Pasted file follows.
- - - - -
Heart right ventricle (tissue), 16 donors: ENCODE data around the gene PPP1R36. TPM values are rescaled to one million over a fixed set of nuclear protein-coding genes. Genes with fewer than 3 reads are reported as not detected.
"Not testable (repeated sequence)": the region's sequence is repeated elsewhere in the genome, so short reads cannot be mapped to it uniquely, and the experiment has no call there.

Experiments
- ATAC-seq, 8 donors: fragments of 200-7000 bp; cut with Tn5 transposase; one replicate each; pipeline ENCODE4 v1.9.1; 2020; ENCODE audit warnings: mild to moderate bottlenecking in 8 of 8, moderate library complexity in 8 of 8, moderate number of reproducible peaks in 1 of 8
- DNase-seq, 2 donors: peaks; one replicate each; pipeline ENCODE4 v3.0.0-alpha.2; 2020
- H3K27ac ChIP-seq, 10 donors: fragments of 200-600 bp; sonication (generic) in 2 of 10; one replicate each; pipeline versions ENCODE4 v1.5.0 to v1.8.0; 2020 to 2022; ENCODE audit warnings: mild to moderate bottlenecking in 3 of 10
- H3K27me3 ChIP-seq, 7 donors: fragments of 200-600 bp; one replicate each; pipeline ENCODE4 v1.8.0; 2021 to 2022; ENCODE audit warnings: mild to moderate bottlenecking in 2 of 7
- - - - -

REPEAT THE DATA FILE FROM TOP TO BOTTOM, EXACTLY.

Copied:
Heart right ventricle (tissue), 16 donors: ENCODE data around the gene PPP1R36. TPM values are rescaled to one million over a fixed set of nuclear protein-coding genes. Genes with fewer than 3 reads are reported as not detected.
"Not testable (repeated sequence)": the region's sequence is repeated elsewhere in the genome, so short reads cannot be mapped to it uniquely, and the experiment has no call there.

Experiments
- ATAC-seq, 8 donors: fragments of 200-7000 bp; cut with Tn5 transposase; one replicate each; pipeline ENCODE4 v1.9.1; 2020; ENCODE audit warnings: mild to moderate bottlenecking in 8 of 8, moderate library complexity in 8 of 8, moderate number of reproducible peaks in 1 of 8
- DNase-seq, 2 donors: peaks; one replicate each; pipeline ENCODE4 v3.0.0-alpha.2; 2020
- H3K27ac ChIP-seq, 10 donors: fragments of 200-600 bp; sonication (generic) in 2 of 10; one replicate each; pipeline versions ENCODE4 v1.5.0 to v1.8.0; 2020 to 2022; ENCODE audit warnings: mild to moderate bottlenecking in 3 of 10
- H3K27me3 ChIP-seq, 7 donors: fragments of 200-600 bp; one replicate each; pipeline ENCODE4 v1.8.0; 2021 to 2022; ENCODE audit warnings: mild to moderate bottlenecking in 2 of 7